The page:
When you collaborate with anybody, it’s dependent on the relationship that you form. Sometimes I had two people and I thought, "They have the same personality, they will have a blast.” It doesn’t always work. It’s two individuals, which is complex in and of itself, and then the relationship between them and trying to develop that in a fairly short time with time difference and language differences, it’s a big challenge. It takes creativity, and it takes an open mind also.

How many of the students had backgrounds in textiles?

About half. This one fellow was a biomedical engineer. He came up to me after the first day of class in a panic, and said, “I don’t know anything about weaving.” I said, “Don’t worry, that’s what we’re going to do.”

Another student was pre-med, and I asked her why she took the course. She said she had wanted to do a program in international health, but because of COVID it wasn’t possible. But she took this to get some cultural input.

But I think everyone’s creative if they are given encouragement. The several people who had no design background were good. It's also learning to see and work with your partner, learning to get ideas from each other, being open.

Judy Frater QA 042122 03-04222022075452

A square scarf designed by Joe Macksood and Adil Khatri and fabricated by Adil Khatri is displayed in the the Lynn Mecklenburg Textile Gallery at UW-Madison. The metallic edging of the scarf was inspired by another piece and was something new for Khatri, Frater said. "It was an opportunity (for the Indian artisans) to do things that they wouldn't ordinarily do, to make some products they wouldn't ordinarily make."

Tell me a little about your background. You first went to Kutch when you were 19, right?

I was. I was a textile artist and I was doing batik, and I wanted to get better dyes. I had only done one quarter of education, and I thought i would be a fine art student. And then I went to India and discovered anthropology, and traditional art and batik went out the window. I don’t think I’ve done it since.

I was fascinated by embroidery, and I wanted to see what was behind what was coming out. The disparity between these women who were very austere and wearing black wool in the desert, and they’re making these wild, colorful embroideries. What was going on inside their heads? It’s not on their faces. Then I pursued that.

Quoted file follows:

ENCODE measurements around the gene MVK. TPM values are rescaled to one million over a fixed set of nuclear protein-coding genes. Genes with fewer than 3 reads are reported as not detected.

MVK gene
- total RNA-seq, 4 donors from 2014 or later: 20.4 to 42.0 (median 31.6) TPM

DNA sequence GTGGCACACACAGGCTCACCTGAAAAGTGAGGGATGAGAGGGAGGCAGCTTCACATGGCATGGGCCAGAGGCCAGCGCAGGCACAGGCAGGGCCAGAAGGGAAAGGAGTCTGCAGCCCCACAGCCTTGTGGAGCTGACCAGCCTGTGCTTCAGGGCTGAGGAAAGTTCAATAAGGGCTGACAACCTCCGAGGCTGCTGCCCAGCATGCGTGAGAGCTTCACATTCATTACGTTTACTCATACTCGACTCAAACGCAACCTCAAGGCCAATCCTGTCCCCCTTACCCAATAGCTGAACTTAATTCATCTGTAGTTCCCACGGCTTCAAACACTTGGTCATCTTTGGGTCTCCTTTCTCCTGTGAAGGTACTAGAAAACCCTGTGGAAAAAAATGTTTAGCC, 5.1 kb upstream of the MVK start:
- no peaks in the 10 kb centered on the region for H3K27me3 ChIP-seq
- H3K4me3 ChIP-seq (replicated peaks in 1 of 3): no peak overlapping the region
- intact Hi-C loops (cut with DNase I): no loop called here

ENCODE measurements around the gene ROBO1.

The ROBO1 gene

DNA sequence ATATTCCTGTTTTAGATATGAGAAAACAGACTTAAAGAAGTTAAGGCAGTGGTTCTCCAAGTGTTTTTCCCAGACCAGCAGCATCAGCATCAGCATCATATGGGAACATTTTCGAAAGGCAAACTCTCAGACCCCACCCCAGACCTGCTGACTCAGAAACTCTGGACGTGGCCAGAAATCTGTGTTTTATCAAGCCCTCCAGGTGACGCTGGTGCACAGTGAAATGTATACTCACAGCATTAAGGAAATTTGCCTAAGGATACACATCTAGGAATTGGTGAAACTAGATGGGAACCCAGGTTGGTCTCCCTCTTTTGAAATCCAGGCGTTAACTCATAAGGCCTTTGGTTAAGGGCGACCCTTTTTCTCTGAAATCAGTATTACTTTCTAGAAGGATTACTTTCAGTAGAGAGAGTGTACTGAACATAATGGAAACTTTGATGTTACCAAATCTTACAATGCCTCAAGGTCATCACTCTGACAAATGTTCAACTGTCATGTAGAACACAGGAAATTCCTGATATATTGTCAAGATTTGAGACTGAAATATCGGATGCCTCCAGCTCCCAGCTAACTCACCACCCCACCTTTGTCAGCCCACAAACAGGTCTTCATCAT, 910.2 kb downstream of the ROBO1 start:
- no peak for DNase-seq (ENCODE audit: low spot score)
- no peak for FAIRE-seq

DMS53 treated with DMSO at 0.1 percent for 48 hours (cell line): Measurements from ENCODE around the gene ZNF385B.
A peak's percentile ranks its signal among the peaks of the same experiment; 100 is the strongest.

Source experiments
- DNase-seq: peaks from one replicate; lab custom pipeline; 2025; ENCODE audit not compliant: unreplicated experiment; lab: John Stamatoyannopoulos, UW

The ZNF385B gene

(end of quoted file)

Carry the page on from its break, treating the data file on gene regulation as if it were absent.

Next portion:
It all evolved. I was so impressed by the creativity of artisans, and also the fact that they don’t get to use it now, because they’re being engaged as workers to make work for designers. I thought that there had to be a better way. I started a trust for income generation, and that led to thinking of starting a design school for artisans.

What kind of value does handcraft have in a world where consumerism and constantly buying new clothes seems to rule? Does it have a lesson for how we deal with the world's environmental issues, like climate change?

The first thing I did in my class was to ask the students, think of something that you have that you will never throw away. And why. And I said, "I'll give you two minutes." And it seemed like it was a long time. It didn't take them two minutes, because they know what they have that’s valuable.

That was very heartwarming. It was always something sentimental and personal. It wasn’t that “This cost me $100,000 or anything.” When you think about sustainability, value is directly connected. You will preserve something you value. That’s my concern. How do we get people to think about preserving the environment, when they don’t value it? In craft, the value is personal. I know who made this (gestures to scarf she's wearing), and that makes it a lot more valuable to me. I’m not going to throw it away.

And I think the other thing is that the alternative to fashion is not sustainable fashion. That's more of the same. It is style. So if you have a style, you don't need to have a whole lot of things in your closet.